The first Tuesday in May is designated World Asthma Day (WAD) by the Global Initiative for Asthma.  This year, it falls on May 1, and this year’s theme is “You Can Control Your Asthma”.

To help raise awareness of the growing epidemic of asthma worldwide, the month of May has been designated “Asthma and Allergy Awareness Month” in the United States, with events and conferences being held nationwide.

One of the scariest things to experience is the suffocating feeling of an acute asthma attack.  Perhaps even scarier is to be a helpless parent observing their child gasping for air, unable to take in enough oxygen, the child’s lips displaying the bluish tinge of the first signs of anoxia.

Fortunately, modern medicine has discovered a way to control the symptoms of an acute attack of asthma and have further developed methods to control the chronic symptoms, reducing the chance of acute attack hospitalizations.

In an acute attack of asthma, the symptoms are due to a three-fold blockage of the airways in the lungs.  The inflammatory response of the immune system thickens the walls of the airways, reducing the diameter of the airway.  The smooth muscles surrounding these airways begin to constrict, further reducing the space through which air is able to travel.  Lastly, fluids are excreted into the airway as mucus is generated.

These mechanisms result in symptoms that include a tightening feeling in the chest, cough, shortness of breath and wheezing.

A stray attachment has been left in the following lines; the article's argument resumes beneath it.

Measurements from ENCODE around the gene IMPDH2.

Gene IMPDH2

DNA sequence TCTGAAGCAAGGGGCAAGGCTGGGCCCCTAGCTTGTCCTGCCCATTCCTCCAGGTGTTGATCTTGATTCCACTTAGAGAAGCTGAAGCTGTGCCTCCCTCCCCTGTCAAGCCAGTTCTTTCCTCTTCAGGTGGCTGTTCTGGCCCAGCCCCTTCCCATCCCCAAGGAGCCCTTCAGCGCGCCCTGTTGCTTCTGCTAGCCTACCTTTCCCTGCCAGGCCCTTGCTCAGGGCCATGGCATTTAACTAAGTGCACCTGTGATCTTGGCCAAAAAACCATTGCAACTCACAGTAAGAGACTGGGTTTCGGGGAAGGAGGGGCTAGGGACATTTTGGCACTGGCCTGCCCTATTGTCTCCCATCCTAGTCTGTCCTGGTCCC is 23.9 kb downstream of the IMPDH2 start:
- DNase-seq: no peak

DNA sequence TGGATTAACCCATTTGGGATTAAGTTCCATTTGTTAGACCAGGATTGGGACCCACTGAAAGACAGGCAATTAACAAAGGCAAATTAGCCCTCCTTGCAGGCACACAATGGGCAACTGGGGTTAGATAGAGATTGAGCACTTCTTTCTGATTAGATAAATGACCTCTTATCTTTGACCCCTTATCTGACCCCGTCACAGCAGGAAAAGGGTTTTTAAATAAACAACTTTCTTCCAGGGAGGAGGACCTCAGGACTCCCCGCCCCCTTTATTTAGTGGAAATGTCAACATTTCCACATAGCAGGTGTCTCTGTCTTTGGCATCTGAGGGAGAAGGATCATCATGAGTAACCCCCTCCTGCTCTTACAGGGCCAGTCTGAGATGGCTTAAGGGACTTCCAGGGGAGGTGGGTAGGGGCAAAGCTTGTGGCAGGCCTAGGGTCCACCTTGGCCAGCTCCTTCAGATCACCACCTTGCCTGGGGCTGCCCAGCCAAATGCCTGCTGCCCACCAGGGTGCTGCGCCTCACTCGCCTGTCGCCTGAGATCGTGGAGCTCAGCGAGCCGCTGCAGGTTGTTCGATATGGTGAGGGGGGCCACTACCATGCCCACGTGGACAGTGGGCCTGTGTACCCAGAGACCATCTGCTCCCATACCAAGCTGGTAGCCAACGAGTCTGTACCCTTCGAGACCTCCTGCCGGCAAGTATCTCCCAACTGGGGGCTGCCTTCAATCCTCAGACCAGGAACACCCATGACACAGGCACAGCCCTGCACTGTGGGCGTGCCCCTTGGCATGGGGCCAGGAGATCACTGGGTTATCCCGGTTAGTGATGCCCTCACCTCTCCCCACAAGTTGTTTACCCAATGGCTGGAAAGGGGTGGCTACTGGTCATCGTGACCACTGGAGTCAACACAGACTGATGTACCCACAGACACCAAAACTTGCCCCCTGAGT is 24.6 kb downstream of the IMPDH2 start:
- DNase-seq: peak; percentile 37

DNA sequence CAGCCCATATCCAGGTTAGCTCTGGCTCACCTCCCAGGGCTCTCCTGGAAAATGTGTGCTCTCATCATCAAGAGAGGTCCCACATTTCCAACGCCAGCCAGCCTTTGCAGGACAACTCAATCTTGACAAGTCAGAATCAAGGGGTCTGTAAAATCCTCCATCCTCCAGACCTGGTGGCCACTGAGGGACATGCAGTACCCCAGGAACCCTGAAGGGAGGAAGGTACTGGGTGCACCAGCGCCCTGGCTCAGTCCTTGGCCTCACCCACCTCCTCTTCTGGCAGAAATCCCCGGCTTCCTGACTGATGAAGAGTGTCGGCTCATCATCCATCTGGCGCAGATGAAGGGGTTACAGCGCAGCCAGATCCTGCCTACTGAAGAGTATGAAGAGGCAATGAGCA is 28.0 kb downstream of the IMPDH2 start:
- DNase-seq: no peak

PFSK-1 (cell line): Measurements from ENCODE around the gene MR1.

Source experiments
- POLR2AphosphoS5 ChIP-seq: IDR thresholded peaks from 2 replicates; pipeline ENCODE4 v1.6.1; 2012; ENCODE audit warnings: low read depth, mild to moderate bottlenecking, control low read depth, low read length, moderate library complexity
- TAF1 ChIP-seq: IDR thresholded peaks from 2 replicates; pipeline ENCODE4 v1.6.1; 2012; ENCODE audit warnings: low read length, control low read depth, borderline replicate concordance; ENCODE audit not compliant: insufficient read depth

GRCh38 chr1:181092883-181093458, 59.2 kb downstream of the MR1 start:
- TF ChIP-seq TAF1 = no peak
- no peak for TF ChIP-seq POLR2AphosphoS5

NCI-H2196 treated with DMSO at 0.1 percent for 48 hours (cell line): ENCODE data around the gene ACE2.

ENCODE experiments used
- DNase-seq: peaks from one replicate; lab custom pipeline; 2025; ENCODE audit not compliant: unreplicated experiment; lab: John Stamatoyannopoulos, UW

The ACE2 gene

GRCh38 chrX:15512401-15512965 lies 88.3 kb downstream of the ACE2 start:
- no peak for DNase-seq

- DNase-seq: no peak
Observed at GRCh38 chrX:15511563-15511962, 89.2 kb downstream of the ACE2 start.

The response of the lungs to the asthma trigger is a normal response the body would create to protect itself from a noxious environment.  If one were to be trapped in a burning home, for example, the smoke would be damaging to the lung tissue, so the body reacts in this protective manner.  Where asthma is involved, the body over-reacts to some environmental trigger and adopts this protective mechanism.

Bronchodilator medications relax the smooth muscles.  Inhaled steroid medications reduce the inflammation of the walls of the airways.  Thanks to these developments in modern medicine, we are able to control the frequency and severity of asthma attacks over time and often manage to save lives in acute situations.

Unfortunately, these drugs result in adverse side effects over time, considered a ‘necessary evil’ to keep us alive.

What our conventional medicine has failed to ask, let alone to determine, is why is the body responding this way?  How do we train it not to respond this way to such inoffensive triggers?  The same question can be asked of any allergy.

This is where Traditional Chinese Medicine (TCM) has the answer and the advantage in treating Asthma.  The hyper-immune response is a function of a weakness of certain internal organ energetic systems according to TCM.  Treatment entails first clearing the Lung of accumulated Phlegm and Heat, then strengthening the body to stop creating these ‘internal pathogens’.  Over time, treatment will result in a stronger immune system and a higher tolerance to the triggers causing asthma.

It is time for us to put more research into the TCM approach to treating asthma so that we can arrive at a system equipped with the means not only to save lives in an acute attack, but also to retrain the body not to over-react to its asthma triggers.

There’s my suggestion going into World Asthma Day.